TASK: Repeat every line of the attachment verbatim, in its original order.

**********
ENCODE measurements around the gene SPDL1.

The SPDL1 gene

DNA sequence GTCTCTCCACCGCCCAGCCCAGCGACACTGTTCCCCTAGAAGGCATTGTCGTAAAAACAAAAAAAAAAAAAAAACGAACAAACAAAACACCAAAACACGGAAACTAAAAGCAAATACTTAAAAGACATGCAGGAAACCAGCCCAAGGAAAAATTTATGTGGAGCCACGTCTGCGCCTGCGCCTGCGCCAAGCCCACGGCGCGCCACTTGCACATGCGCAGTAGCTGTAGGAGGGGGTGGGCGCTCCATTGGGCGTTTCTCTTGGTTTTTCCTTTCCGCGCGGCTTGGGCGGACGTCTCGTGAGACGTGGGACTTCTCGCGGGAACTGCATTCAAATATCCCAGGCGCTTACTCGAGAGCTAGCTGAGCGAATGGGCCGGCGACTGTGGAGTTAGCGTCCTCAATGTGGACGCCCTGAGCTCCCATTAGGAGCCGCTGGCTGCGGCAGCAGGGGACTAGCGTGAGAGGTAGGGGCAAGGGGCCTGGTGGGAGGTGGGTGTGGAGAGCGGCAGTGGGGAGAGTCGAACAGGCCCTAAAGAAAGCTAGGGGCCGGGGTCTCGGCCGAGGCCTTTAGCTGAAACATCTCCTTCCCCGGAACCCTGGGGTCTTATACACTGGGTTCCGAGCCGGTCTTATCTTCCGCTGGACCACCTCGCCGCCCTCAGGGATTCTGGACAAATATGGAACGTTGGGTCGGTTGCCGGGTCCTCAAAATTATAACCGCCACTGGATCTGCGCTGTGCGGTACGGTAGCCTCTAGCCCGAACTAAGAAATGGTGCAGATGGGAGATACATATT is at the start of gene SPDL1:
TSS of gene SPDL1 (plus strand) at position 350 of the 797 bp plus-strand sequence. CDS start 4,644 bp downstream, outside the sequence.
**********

ENCODE measurements around the gene SPDL1.

The SPDL1 gene

DNA sequence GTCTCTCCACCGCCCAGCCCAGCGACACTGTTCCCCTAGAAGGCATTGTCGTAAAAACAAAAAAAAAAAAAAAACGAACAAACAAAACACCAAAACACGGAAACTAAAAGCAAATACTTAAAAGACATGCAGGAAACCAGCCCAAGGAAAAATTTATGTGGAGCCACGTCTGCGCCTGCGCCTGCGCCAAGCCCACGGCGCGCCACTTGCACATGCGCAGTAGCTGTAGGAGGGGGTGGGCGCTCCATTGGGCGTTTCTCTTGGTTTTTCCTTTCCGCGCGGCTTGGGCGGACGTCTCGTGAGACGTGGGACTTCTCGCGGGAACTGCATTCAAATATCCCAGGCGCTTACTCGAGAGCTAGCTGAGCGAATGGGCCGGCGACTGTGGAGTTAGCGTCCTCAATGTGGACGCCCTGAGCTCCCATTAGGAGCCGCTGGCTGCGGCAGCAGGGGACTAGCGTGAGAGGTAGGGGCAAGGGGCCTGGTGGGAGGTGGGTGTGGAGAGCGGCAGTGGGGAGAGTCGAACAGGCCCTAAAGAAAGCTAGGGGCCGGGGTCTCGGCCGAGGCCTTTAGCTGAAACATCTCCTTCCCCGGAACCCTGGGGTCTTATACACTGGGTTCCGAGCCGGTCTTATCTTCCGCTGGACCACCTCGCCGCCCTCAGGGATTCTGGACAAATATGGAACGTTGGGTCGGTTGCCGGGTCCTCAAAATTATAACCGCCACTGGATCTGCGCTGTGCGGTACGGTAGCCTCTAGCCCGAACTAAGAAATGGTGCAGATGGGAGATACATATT is at the start of gene SPDL1:
TSS of gene SPDL1 (plus strand) at position 350 of the 797 bp plus-strand sequence. CDS start 4,644 bp downstream, outside the sequence.